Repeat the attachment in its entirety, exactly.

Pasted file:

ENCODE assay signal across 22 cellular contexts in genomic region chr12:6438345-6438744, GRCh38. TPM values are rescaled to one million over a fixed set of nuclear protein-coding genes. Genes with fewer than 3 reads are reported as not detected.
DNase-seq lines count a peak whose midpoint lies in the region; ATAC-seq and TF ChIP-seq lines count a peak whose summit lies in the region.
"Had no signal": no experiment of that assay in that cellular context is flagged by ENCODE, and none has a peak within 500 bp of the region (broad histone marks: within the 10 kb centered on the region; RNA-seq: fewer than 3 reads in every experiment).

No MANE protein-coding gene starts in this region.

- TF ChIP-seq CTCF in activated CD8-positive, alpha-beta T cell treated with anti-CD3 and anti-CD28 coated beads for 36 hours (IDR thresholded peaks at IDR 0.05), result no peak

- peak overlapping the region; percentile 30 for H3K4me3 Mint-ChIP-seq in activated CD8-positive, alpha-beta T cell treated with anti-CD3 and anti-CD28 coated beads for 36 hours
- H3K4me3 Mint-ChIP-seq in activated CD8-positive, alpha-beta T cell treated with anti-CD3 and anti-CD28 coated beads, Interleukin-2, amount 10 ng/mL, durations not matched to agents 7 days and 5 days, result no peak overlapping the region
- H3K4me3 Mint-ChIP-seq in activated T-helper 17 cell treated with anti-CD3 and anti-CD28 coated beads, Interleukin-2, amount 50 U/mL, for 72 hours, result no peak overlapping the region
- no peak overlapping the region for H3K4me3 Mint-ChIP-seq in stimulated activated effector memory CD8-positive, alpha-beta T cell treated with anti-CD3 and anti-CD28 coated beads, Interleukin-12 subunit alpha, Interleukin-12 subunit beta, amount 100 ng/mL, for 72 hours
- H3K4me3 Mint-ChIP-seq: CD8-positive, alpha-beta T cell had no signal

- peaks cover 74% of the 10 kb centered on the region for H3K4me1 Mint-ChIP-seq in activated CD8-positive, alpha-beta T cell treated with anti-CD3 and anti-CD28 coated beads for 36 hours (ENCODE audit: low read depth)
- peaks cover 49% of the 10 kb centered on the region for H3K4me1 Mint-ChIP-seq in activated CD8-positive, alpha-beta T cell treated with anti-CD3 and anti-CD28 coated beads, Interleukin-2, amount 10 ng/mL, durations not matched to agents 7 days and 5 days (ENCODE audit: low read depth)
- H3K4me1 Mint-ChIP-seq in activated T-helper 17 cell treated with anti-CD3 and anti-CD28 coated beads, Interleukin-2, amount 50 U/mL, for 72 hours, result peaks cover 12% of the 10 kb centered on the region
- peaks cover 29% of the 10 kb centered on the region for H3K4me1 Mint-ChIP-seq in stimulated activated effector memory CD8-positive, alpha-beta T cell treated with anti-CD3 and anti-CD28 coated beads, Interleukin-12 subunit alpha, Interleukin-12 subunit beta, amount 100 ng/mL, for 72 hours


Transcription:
ENCODE assay signal across 22 cellular contexts in genomic region chr12:6438345-6438744, GRCh38. TPM values are rescaled to one million over a fixed set of nuclear protein-coding genes. Genes with fewer than 3 reads are reported as not detected.
DNase-seq lines count a peak whose midpoint lies in the region; ATAC-seq and TF ChIP-seq lines count a peak whose summit lies in the region.
"Had no signal": no experiment of that assay in that cellular context is flagged by ENCODE, and none has a peak within 500 bp of the region (broad histone marks: within the 10 kb centered on the region; RNA-seq: fewer than 3 reads in every experiment).

No MANE protein-coding gene starts in this region.

- TF ChIP-seq CTCF in activated CD8-positive, alpha-beta T cell treated with anti-CD3 and anti-CD28 coated beads for 36 hours (IDR thresholded peaks at IDR 0.05), result no peak

- peak overlapping the region; percentile 30 for H3K4me3 Mint-ChIP-seq in activated CD8-positive, alpha-beta T cell treated with anti-CD3 and anti-CD28 coated beads for 36 hours
- H3K4me3 Mint-ChIP-seq in activated CD8-positive, alpha-beta T cell treated with anti-CD3 and anti-CD28 coated beads, Interleukin-2, amount 10 ng/mL, durations not matched to agents 7 days and 5 days, result no peak overlapping the region
- H3K4me3 Mint-ChIP-seq in activated T-helper 17 cell treated with anti-CD3 and anti-CD28 coated beads, Interleukin-2, amount 50 U/mL, for 72 hours, result no peak overlapping the region
- no peak overlapping the region for H3K4me3 Mint-ChIP-seq in stimulated activated effector memory CD8-positive, alpha-beta T cell treated with anti-CD3 and anti-CD28 coated beads, Interleukin-12 subunit alpha, Interleukin-12 subunit beta, amount 100 ng/mL, for 72 hours
- H3K4me3 Mint-ChIP-seq: CD8-positive, alpha-beta T cell had no signal

- peaks cover 74% of the 10 kb centered on the region for H3K4me1 Mint-ChIP-seq in activated CD8-positive, alpha-beta T cell treated with anti-CD3 and anti-CD28 coated beads for 36 hours (ENCODE audit: low read depth)
- peaks cover 49% of the 10 kb centered on the region for H3K4me1 Mint-ChIP-seq in activated CD8-positive, alpha-beta T cell treated with anti-CD3 and anti-CD28 coated beads, Interleukin-2, amount 10 ng/mL, durations not matched to agents 7 days and 5 days (ENCODE audit: low read depth)
- H3K4me1 Mint-ChIP-seq in activated T-helper 17 cell treated with anti-CD3 and anti-CD28 coated beads, Interleukin-2, amount 50 U/mL, for 72 hours, result peaks cover 12% of the 10 kb centered on the region
- peaks cover 29% of the 10 kb centered on the region for H3K4me1 Mint-ChIP-seq in stimulated activated effector memory CD8-positive, alpha-beta T cell treated with anti-CD3 and anti-CD28 coated beads, Interleukin-12 subunit alpha, Interleukin-12 subunit beta, amount 100 ng/mL, for 72 hours